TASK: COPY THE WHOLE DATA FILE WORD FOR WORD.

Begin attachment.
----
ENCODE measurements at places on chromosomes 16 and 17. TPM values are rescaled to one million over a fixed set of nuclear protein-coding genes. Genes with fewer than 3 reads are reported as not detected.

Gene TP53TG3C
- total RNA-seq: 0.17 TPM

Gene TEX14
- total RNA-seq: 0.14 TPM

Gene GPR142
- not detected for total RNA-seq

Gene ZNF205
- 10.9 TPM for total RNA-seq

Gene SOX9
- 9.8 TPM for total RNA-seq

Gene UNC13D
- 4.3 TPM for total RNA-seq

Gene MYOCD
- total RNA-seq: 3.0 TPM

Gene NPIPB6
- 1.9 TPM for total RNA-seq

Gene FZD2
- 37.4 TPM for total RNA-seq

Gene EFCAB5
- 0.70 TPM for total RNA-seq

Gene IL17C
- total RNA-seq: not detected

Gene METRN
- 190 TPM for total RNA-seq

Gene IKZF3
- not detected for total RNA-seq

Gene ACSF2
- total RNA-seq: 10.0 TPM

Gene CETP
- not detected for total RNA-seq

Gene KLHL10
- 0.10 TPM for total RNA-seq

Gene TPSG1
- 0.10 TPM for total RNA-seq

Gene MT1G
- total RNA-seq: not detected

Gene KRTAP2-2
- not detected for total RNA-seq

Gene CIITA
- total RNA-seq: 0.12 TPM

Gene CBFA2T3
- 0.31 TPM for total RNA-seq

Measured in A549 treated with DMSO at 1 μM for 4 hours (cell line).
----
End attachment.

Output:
ENCODE measurements at places on chromosomes 16 and 17. TPM values are rescaled to one million over a fixed set of nuclear protein-coding genes. Genes with fewer than 3 reads are reported as not detected.

Gene TP53TG3C
- total RNA-seq: 0.17 TPM

Gene TEX14
- total RNA-seq: 0.14 TPM

Gene GPR142
- not detected for total RNA-seq

Gene ZNF205
- 10.9 TPM for total RNA-seq

Gene SOX9
- 9.8 TPM for total RNA-seq

Gene UNC13D
- 4.3 TPM for total RNA-seq

Gene MYOCD
- total RNA-seq: 3.0 TPM

Gene NPIPB6
- 1.9 TPM for total RNA-seq

Gene FZD2
- 37.4 TPM for total RNA-seq

Gene EFCAB5
- 0.70 TPM for total RNA-seq

Gene IL17C
- total RNA-seq: not detected

Gene METRN
- 190 TPM for total RNA-seq

Gene IKZF3
- not detected for total RNA-seq

Gene ACSF2
- total RNA-seq: 10.0 TPM

Gene CETP
- not detected for total RNA-seq

Gene KLHL10
- 0.10 TPM for total RNA-seq

Gene TPSG1
- 0.10 TPM for total RNA-seq

Gene MT1G
- total RNA-seq: not detected

Gene KRTAP2-2
- not detected for total RNA-seq

Gene CIITA
- total RNA-seq: 0.12 TPM

Gene CBFA2T3
- 0.31 TPM for total RNA-seq

Measured in A549 treated with DMSO at 1 μM for 4 hours (cell line).